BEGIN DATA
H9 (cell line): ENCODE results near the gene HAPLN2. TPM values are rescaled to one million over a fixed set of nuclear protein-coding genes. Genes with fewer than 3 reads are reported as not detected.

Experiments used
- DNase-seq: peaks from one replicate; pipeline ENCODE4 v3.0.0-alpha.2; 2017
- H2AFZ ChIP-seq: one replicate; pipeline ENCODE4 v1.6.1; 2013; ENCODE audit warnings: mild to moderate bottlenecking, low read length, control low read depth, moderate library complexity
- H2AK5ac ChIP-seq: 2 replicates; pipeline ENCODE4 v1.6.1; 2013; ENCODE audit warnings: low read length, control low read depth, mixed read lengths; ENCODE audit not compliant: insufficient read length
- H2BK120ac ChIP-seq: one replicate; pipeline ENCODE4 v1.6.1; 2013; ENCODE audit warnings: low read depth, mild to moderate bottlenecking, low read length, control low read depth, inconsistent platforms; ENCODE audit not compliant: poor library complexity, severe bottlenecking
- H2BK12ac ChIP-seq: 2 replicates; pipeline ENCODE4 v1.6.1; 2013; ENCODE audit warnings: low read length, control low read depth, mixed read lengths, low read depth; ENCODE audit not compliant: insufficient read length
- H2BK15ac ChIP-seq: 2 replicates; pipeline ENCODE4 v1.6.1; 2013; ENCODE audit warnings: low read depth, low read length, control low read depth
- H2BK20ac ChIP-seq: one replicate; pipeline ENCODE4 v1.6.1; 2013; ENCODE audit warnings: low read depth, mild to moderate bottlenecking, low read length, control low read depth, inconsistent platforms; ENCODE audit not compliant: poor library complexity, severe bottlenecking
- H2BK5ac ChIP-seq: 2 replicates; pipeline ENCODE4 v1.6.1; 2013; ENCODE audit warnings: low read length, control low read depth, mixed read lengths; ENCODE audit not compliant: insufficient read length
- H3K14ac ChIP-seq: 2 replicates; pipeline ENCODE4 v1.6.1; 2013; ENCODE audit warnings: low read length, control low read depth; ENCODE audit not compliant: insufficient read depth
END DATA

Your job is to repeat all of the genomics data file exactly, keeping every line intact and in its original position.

H9 (cell line): ENCODE results near the gene HAPLN2. TPM values are rescaled to one million over a fixed set of nuclear protein-coding genes. Genes with fewer than 3 reads are reported as not detected.

Experiments used
- DNase-seq: peaks from one replicate; pipeline ENCODE4 v3.0.0-alpha.2; 2017
- H2AFZ ChIP-seq: one replicate; pipeline ENCODE4 v1.6.1; 2013; ENCODE audit warnings: mild to moderate bottlenecking, low read length, control low read depth, moderate library complexity
- H2AK5ac ChIP-seq: 2 replicates; pipeline ENCODE4 v1.6.1; 2013; ENCODE audit warnings: low read length, control low read depth, mixed read lengths; ENCODE audit not compliant: insufficient read length
- H2BK120ac ChIP-seq: one replicate; pipeline ENCODE4 v1.6.1; 2013; ENCODE audit warnings: low read depth, mild to moderate bottlenecking, low read length, control low read depth, inconsistent platforms; ENCODE audit not compliant: poor library complexity, severe bottlenecking
- H2BK12ac ChIP-seq: 2 replicates; pipeline ENCODE4 v1.6.1; 2013; ENCODE audit warnings: low read length, control low read depth, mixed read lengths, low read depth; ENCODE audit not compliant: insufficient read length
- H2BK15ac ChIP-seq: 2 replicates; pipeline ENCODE4 v1.6.1; 2013; ENCODE audit warnings: low read depth, low read length, control low read depth
- H2BK20ac ChIP-seq: one replicate; pipeline ENCODE4 v1.6.1; 2013; ENCODE audit warnings: low read depth, mild to moderate bottlenecking, low read length, control low read depth, inconsistent platforms; ENCODE audit not compliant: poor library complexity, severe bottlenecking
- H2BK5ac ChIP-seq: 2 replicates; pipeline ENCODE4 v1.6.1; 2013; ENCODE audit warnings: low read length, control low read depth, mixed read lengths; ENCODE audit not compliant: insufficient read length
- H3K14ac ChIP-seq: 2 replicates; pipeline ENCODE4 v1.6.1; 2013; ENCODE audit warnings: low read length, control low read depth; ENCODE audit not compliant: insufficient read depth